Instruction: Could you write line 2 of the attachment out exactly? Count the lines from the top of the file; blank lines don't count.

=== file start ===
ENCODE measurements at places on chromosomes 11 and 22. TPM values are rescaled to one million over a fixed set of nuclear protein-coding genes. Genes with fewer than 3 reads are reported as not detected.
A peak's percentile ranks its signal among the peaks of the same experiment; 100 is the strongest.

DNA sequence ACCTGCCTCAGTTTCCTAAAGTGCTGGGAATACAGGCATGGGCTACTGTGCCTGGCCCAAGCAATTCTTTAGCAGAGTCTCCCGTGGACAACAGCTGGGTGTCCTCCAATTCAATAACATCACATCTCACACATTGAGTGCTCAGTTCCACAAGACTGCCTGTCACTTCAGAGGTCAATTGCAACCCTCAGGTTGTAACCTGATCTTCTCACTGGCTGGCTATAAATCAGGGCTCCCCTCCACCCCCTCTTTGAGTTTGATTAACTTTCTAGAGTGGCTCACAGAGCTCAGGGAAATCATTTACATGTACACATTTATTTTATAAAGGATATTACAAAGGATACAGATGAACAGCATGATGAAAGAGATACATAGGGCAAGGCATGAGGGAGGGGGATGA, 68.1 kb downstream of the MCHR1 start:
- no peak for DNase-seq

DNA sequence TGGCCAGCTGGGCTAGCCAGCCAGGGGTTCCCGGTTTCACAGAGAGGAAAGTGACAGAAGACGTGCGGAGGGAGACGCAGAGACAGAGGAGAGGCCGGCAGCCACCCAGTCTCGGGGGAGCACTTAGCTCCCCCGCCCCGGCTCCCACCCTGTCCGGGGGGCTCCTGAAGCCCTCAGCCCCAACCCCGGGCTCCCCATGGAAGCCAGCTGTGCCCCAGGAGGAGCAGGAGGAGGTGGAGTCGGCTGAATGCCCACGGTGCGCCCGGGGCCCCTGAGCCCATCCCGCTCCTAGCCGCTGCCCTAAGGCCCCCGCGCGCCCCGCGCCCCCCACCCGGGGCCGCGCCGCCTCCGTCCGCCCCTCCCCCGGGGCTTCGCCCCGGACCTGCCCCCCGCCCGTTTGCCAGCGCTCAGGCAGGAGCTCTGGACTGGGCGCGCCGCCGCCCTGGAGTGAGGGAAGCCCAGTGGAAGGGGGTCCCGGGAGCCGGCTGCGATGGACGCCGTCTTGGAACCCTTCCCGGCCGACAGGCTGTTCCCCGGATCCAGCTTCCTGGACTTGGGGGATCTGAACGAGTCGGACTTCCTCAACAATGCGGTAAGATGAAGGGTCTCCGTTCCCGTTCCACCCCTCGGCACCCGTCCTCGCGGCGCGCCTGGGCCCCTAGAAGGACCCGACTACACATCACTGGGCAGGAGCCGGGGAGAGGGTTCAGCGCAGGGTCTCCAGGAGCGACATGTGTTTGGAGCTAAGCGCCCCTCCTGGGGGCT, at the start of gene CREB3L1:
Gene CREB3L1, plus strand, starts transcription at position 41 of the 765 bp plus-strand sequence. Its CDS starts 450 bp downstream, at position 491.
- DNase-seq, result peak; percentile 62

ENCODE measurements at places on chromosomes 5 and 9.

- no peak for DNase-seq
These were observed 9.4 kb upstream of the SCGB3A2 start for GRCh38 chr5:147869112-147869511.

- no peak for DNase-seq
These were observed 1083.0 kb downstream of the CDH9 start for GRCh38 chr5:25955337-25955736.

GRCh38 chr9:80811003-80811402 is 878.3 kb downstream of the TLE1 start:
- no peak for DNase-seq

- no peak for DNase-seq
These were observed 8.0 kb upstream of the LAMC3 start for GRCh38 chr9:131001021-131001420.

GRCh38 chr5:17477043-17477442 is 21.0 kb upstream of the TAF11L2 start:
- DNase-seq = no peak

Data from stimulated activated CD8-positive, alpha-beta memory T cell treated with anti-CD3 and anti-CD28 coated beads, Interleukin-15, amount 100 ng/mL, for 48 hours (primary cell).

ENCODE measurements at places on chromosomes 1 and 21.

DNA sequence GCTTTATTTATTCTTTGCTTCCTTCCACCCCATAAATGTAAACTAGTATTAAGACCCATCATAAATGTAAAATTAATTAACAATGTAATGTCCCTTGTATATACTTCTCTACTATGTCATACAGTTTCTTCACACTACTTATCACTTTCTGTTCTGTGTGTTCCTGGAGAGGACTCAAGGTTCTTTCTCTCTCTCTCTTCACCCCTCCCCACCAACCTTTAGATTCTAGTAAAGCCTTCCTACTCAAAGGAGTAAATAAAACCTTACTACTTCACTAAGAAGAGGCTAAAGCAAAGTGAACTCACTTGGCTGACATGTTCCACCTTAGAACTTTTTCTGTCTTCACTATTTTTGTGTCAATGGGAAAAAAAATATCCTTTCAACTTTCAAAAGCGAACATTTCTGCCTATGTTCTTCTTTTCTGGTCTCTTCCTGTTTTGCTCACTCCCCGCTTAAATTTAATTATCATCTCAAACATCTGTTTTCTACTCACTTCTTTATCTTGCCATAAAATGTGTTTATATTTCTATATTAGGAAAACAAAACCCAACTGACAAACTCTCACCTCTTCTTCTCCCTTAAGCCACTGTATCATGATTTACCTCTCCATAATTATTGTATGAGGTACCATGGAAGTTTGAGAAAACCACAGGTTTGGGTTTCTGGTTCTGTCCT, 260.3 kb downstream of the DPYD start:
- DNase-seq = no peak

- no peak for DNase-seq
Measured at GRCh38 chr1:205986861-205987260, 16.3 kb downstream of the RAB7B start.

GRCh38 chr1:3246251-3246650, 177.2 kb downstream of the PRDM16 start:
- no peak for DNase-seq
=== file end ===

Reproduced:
A peak's percentile ranks its signal among the peaks of the same experiment; 100 is the strongest.